4. Experimental results
Experimental results of the peak normal and lift forces fx andfv on the cylinder lying on the horizontal plane are presented in dimensionless form.
189
190
(a)
e V Experlmen~e L f x ExperlmontsL fy* ExperlmenteL f y Olffreclon modlL
dlR=12.0 GID=I.OO0
L 0 X
kR=0.1466
0.4
0.5
O.2
~  ~
fx fY+ LIn fy
Kc ~ 1.50 a= 30
0.0
.....................
0.8
0.9
O.B
(b)
V Exp~lment= L fx Exper I =~nt L f7+ Exp~Imente L FX
0.5 O. 4
0.3
0,2
fy+ Lln fy
0.0
0,2
O. ~,
0.6
O.B
I.0
1.2
I.~.
1.6
1.8
t=/R
191
(c)
9 ExperlmenteL fx ExpePtmentmt fy+
d/R=l 2. 0
,,_x
L 0
O.S fx 0.4 0.5 0.2 0.1 0.0 0.0 0,2 0.6 0.6 0.8 a/R 1.0 1.2 1.6 1,6 1.8 fY
(d)
fyn~H:~C
fx
a=
3o"
0.0
0.2
0.4
0.6
0.8 a/R
1.0
1,2
1,4
1,6
t.
Fig. 2. Variations of force coefficients with relative wave amplitudes (continued on p. 192).
192
(e)
Q V .
d/R:12.0 0.5 t 0 0.4 f x G/D=O. Olk kR=O. 1k66 Ke ~ 1.58 0.3 0.2 0.! fy_
0.0
0.2
0.4
0.6
0.8 elR
1.0
1.2
1.4
1.6
1.8
0,9 O.B
(f)
Ext~mme~n~. fx L
t fy
Ex~l~
0.? O.6 fx
DI f f r ~ l o n mwx~L
L o
fY
00
~
0.0 / ....... _. . .v v . ~
tin fy
fY.
0.0
0.2
0,4
0.6
O.B elR
1.0
1.2
1.4
1.6
1.B
Fig. 2 (continued).
193
0.9
0.8
(a)
Exl~r.I metl t e t f x Exl:mr'l m~'lt s t f y * Exp~"lmant* t
fy
0,7 0.6
 
O I f f r ' e o t l o n model
dlR=12. 0
O. 5
t 0
fx
0.4
0.3
Kc ,~ 3. 42
a2o"
0.2 fy
0.0
0.2
0.4
0,6
0.8
1.0
1.2
1.6
1,6
1.8
e/R
o.9
0.8 0.7 fx
(b)
I~ V
, D l f f r o c t l a n i~ocloL
d/R=12. 0 0.5 L.
0
0.0
0.2
0.6
0.6
0.8
1.0
1,2
1.4
1.6
1.8
e/R
Fig. 3. Variations of force coefficients with relative wave amplitudes (continued on p. 194).
194
0.9
0.8 0.7
(c)
V
Exp. nMm~o I fx
Exper l u n ~ m t fy+
, Otffreoon ~ o k fx
0.6
d/R= 12. 0
O. 5
fY
L. 0
0,4
Kc ~ 5. 42
a  20"
0.3
0.2 0.1 ~
O. 0 ............... :::;:,;:;:..::;;;;:..;;:;;...::..._; l,n fy ................ :.,, ..... :: .:1:::::;;:.,
0.0
0.2
0.4
0.6
0.8
elR
1.0
1.2
1.4
1.6
1.8
Fig. 3 (continued).
(1)
with ko = k sina and kx = k cosa. Re refers to the real part and tr is 27tiT, T being the wave period~ i = V/ 1. ch(x,y) should satisfy the modified Helmholtz equation:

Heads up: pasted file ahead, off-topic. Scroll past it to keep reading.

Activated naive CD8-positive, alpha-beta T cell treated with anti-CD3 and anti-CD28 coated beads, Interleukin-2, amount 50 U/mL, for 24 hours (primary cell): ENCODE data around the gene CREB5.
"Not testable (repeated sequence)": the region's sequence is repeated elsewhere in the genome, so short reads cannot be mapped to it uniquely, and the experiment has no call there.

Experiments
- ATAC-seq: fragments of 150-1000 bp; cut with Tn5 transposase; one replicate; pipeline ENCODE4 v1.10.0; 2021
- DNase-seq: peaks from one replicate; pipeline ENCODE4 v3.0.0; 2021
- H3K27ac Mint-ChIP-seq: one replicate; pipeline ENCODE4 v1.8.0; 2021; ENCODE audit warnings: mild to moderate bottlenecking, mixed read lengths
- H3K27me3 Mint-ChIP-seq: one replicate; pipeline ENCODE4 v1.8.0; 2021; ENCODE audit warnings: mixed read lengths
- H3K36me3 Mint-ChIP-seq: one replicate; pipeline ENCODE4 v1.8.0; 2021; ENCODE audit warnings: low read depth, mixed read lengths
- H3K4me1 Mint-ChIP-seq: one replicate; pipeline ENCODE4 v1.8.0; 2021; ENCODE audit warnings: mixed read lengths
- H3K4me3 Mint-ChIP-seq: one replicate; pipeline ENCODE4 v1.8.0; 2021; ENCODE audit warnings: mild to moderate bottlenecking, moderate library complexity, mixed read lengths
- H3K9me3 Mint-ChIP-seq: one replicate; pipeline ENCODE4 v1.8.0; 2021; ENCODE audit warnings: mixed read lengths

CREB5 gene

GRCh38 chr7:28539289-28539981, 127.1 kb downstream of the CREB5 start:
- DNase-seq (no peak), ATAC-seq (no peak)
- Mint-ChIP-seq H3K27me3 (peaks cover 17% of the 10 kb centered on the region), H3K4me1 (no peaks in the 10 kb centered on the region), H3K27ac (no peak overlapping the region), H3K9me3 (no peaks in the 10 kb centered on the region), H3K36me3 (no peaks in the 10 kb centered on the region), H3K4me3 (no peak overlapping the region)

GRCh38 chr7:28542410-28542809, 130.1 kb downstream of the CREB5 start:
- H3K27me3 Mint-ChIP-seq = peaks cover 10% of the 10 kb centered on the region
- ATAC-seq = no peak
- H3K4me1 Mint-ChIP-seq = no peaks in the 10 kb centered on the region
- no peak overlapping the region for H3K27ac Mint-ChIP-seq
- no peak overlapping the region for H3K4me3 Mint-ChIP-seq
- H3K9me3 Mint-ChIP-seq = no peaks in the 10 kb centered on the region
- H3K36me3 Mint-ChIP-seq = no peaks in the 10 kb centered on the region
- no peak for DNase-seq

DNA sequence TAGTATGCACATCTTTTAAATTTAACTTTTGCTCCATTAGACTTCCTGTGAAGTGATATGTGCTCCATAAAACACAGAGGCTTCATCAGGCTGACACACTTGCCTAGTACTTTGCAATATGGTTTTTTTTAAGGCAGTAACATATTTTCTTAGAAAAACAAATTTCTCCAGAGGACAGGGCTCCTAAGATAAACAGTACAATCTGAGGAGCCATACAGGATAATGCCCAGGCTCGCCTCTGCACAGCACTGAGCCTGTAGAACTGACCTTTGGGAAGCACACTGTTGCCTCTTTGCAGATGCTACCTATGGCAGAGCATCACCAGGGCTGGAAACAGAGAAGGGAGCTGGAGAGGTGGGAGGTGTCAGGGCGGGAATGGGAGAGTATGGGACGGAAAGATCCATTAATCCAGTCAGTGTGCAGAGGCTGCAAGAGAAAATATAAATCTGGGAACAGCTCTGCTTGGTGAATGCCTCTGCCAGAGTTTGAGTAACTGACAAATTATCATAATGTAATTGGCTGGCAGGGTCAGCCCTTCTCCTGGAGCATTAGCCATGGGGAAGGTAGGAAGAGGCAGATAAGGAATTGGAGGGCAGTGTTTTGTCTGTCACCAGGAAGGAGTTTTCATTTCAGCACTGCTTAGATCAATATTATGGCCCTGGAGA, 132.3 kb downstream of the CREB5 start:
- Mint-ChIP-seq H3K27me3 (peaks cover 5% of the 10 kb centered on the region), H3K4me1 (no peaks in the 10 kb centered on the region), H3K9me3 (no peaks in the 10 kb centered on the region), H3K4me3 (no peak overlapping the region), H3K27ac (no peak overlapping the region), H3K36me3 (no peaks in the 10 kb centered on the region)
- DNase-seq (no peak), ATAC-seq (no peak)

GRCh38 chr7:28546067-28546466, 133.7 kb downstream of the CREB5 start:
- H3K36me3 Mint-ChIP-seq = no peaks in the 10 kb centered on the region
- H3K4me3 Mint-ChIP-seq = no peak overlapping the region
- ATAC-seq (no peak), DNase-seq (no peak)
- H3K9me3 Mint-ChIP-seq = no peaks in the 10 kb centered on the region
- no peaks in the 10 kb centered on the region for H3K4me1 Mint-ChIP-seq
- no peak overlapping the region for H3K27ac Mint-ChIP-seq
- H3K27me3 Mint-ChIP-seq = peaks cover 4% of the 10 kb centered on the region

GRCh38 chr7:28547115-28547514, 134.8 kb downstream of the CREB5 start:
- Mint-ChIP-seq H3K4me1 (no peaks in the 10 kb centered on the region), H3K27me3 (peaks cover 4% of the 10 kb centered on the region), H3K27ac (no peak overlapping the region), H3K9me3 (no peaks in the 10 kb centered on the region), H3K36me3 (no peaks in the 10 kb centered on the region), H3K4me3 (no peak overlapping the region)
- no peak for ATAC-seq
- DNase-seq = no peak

02(J~ 02(D 2
ax 2 ~ a  7  k z 4 = O
(2)
The statement of the linear diffraction problem along with boundary conditions are well known (see Mei, 1978, Liu and Abbaspour, 1982 and Narayaman, 1986). The wave field is divided into an inner region close to the cylinder and an exterior region where the diffracted potential q~ is expressed in terms of a series expansion. I'3 and/"5 are the boundaries of demarcation of the two regions respectively situated at +xR and  x R respectively (Fig. 5). Now for x >~xR
N. Chioukh, R. Narayanan
0,9
195
(a)
ExFNml~t= L rx
Exper I ment mI, fy+
0.8
0.7 0.6
 
Experl~tel
fy
Dlfff'~zCTon model
d/R=8, 0 0.5
0
x
G/D=1. 000
~
0.0 0.1 0.2 0.5 0.4 0.5 0,6 0.7 0.8
kR=O. 3 7 1 0 J j ~ / LIn fy
fY
Kc ~ O. 57 (:1~ O=
0.9
1.0
1,1
1.2
1.3
1.4
elR
o. 9
fy0.8 O. 7 0.6 fx
(b)
? 
d/R=8. 0 0.5 (_ o 0.4 0.3 0.2 0.1 O. 0 " fY+ G/D=O. 015 kR=O. O785 Kc ,, 3. 35
0.0 0.1 0.2 0.3 0.4 0.5 0.6 0.7 0.8 0.9 1.0 1.1 1.2 1.5 1.4 e/R
Fig. 4. Variations o f force coefficients with relative w a v e amplitudes (experimental results o f E f t h y m i o u a n d N a r a y a n a n , 1981 ).
196
L cos a
@
"//////////////////////77~,
77~
,
(a)
I
EXTERIOR DOMAIN
n
I"4
INTERIOR DOMAIN
EXTERIOR
DOMAIN
n
I; 1n
(b)
Fig. 5. Oblique cylinder in a wave ficld.
~b~ = 7~ coshk(y + d) exp(ikxx) + ~_,7~ exp(  nix)cos{mi(y + d) } sinh(kd) O and for x ~<xR coshk(y + d) sinh(kd) exp(  ik.x) + ~ 7 7 exp(nix)cos{mi(y + d) }